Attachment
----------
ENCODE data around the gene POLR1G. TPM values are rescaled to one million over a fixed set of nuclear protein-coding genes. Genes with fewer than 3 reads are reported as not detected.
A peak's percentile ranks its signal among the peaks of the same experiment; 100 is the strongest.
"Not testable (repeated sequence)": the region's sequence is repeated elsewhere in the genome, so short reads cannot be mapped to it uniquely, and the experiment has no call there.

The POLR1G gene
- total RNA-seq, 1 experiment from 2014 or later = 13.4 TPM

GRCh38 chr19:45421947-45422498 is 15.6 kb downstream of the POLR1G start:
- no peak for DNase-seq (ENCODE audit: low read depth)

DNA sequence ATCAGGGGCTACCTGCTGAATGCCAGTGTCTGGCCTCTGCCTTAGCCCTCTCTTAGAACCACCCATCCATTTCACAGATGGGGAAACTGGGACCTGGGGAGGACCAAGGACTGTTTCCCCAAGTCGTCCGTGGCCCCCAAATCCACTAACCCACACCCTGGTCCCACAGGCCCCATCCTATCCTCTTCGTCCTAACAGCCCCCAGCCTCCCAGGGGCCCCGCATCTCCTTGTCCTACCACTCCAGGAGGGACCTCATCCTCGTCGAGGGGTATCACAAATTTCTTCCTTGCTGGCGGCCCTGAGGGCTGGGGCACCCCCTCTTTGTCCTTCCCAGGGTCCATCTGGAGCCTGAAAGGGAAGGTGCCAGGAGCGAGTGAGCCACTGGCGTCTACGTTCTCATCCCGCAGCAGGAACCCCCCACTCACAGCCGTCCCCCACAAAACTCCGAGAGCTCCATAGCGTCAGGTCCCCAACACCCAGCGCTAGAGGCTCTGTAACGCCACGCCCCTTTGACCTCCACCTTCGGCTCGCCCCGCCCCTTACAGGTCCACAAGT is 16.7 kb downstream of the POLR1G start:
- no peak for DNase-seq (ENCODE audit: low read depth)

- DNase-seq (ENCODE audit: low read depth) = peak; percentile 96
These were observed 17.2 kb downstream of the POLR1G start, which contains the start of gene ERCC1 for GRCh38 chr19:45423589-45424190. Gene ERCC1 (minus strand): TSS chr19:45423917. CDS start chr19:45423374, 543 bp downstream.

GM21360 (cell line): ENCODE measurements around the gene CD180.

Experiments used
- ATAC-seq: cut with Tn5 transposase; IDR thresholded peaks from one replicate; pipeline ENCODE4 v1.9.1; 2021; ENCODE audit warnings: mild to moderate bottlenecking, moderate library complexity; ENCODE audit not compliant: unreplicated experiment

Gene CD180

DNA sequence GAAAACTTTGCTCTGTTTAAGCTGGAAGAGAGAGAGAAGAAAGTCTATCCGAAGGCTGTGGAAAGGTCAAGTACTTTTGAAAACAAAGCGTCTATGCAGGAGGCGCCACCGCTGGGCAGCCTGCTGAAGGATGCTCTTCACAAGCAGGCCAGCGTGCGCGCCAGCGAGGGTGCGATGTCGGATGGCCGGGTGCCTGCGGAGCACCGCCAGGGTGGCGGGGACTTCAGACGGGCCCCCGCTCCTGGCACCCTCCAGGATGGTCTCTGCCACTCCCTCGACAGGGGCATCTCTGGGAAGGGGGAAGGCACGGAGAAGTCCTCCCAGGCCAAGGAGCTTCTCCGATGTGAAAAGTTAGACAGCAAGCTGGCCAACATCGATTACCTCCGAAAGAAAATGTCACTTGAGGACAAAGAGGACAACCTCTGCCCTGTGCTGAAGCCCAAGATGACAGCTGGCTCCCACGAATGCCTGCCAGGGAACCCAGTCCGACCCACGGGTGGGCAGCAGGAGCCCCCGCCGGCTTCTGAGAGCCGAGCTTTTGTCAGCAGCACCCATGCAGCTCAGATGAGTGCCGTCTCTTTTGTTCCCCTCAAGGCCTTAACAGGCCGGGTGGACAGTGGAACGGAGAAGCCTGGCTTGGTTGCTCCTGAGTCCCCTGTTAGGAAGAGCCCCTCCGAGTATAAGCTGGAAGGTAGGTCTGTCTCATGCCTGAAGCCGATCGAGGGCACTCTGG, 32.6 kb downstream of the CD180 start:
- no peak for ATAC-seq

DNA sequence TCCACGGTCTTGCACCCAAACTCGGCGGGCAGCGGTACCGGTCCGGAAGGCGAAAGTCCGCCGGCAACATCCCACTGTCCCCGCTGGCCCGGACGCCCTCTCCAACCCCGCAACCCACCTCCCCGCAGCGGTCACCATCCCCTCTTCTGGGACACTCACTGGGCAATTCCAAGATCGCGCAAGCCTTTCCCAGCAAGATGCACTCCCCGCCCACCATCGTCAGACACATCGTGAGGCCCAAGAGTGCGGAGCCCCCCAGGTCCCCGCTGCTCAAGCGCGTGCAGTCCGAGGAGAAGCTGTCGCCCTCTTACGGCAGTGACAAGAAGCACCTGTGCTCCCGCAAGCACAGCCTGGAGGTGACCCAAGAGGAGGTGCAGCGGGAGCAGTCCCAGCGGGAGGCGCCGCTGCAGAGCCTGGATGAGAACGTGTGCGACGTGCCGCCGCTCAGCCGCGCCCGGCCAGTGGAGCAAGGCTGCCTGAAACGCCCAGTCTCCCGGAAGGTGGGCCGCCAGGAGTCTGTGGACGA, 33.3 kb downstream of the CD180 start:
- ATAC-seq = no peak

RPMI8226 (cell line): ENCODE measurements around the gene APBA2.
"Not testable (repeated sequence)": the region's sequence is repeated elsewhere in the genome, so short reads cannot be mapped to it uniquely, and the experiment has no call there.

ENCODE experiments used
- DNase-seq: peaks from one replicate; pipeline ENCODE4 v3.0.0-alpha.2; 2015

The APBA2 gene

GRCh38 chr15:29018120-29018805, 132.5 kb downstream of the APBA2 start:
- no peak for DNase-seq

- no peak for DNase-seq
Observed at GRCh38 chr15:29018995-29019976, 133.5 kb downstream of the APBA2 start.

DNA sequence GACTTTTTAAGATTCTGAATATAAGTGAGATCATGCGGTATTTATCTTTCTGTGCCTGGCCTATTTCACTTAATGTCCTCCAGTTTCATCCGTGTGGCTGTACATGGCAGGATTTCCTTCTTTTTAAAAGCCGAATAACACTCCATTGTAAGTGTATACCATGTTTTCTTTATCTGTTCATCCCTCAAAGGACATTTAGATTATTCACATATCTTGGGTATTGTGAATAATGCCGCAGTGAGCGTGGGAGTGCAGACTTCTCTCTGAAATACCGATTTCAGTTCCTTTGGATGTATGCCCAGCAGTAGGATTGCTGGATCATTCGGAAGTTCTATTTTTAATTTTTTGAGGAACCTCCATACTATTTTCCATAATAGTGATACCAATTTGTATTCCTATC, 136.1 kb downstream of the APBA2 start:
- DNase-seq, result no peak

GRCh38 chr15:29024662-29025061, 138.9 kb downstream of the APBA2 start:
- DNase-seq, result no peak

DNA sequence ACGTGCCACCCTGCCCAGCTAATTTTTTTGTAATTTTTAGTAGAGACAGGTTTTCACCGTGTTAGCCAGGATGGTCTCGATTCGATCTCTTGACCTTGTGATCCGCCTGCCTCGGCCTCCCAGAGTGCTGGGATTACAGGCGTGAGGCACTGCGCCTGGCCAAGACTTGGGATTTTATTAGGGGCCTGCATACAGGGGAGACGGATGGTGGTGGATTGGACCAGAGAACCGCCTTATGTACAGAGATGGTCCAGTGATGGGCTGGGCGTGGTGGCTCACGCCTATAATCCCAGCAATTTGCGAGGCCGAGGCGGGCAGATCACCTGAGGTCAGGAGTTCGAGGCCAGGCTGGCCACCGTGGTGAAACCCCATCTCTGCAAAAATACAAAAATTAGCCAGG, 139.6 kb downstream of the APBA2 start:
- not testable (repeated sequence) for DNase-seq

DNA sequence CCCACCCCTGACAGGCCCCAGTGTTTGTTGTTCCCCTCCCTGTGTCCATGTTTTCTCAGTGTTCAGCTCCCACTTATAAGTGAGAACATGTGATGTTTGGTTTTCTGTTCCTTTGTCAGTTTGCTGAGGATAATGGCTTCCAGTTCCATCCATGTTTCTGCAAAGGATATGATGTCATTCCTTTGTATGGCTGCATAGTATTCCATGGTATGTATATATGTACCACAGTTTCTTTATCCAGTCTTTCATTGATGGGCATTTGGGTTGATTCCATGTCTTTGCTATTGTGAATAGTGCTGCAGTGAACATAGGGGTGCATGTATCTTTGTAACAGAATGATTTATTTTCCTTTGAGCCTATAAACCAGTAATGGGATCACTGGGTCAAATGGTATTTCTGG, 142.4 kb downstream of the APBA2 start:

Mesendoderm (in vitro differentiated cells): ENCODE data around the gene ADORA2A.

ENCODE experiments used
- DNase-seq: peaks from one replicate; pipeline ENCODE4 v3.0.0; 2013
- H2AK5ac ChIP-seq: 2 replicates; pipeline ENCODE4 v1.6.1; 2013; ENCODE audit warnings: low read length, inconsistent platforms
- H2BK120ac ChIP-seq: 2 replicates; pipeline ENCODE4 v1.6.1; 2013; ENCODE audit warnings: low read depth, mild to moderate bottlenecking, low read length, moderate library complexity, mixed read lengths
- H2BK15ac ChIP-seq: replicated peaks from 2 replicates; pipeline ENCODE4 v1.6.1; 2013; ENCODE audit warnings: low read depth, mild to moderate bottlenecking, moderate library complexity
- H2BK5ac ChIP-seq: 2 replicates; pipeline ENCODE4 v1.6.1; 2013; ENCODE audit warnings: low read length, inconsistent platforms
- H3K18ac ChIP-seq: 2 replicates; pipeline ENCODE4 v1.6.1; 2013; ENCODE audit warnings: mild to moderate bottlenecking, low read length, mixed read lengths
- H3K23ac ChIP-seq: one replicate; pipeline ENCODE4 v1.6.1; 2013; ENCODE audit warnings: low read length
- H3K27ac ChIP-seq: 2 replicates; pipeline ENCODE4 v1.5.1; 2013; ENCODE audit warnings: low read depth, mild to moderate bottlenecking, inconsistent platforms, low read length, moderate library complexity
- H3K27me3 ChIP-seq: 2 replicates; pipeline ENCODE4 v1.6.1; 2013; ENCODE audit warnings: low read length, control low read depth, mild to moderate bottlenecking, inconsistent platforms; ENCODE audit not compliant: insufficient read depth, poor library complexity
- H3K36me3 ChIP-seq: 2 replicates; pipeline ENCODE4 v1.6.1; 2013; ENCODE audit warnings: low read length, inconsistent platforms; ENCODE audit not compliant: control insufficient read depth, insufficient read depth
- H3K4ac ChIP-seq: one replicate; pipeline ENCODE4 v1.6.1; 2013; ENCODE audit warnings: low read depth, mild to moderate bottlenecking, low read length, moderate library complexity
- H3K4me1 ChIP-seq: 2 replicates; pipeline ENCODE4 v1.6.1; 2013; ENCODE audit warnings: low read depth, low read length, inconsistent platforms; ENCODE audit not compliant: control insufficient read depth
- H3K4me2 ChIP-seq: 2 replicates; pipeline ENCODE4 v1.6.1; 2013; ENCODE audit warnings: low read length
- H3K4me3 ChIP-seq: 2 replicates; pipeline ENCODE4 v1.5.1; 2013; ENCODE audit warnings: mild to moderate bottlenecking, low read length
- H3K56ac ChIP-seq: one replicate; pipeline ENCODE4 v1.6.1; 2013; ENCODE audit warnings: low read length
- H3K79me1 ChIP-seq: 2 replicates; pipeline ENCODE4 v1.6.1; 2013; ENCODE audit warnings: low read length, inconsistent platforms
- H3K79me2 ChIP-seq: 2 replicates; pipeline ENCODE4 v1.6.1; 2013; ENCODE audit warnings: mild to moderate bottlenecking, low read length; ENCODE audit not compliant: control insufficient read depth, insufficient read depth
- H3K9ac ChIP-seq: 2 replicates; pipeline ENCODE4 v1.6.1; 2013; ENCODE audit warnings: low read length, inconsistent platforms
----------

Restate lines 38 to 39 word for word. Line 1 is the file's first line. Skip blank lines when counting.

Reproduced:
- DNase-seq: peaks from one replicate; pipeline ENCODE4 v3.0.0; 2013
- H2AK5ac ChIP-seq: 2 replicates; pipeline ENCODE4 v1.6.1; 2013; ENCODE audit warnings: low read length, inconsistent platforms